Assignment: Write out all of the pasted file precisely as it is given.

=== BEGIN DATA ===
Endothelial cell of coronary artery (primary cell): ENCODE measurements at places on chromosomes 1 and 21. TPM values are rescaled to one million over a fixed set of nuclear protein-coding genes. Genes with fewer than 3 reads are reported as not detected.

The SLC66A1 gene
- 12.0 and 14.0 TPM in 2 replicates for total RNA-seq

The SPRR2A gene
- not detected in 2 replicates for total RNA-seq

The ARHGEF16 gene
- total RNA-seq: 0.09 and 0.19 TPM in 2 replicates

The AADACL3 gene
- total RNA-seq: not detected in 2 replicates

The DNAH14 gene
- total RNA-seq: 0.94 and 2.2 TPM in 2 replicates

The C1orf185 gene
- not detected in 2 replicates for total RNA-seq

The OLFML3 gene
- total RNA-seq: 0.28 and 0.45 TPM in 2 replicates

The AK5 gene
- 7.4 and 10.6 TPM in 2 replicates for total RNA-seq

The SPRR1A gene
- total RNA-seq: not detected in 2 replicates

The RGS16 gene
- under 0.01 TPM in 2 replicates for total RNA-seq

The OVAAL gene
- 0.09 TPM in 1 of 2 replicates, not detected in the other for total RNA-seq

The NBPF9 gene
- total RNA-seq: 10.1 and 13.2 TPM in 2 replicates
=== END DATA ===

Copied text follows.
Endothelial cell of coronary artery (primary cell): ENCODE measurements at places on chromosomes 1 and 21. TPM values are rescaled to one million over a fixed set of nuclear protein-coding genes. Genes with fewer than 3 reads are reported as not detected.

The SLC66A1 gene
- 12.0 and 14.0 TPM in 2 replicates for total RNA-seq

The SPRR2A gene
- not detected in 2 replicates for total RNA-seq

The ARHGEF16 gene
- total RNA-seq: 0.09 and 0.19 TPM in 2 replicates

The AADACL3 gene
- total RNA-seq: not detected in 2 replicates

The DNAH14 gene
- total RNA-seq: 0.94 and 2.2 TPM in 2 replicates

The C1orf185 gene
- not detected in 2 replicates for total RNA-seq

The OLFML3 gene
- total RNA-seq: 0.28 and 0.45 TPM in 2 replicates

The AK5 gene
- 7.4 and 10.6 TPM in 2 replicates for total RNA-seq

The SPRR1A gene
- total RNA-seq: not detected in 2 replicates

The RGS16 gene
- under 0.01 TPM in 2 replicates for total RNA-seq

The OVAAL gene
- 0.09 TPM in 1 of 2 replicates, not detected in the other for total RNA-seq

The NBPF9 gene
- total RNA-seq: 10.1 and 13.2 TPM in 2 replicates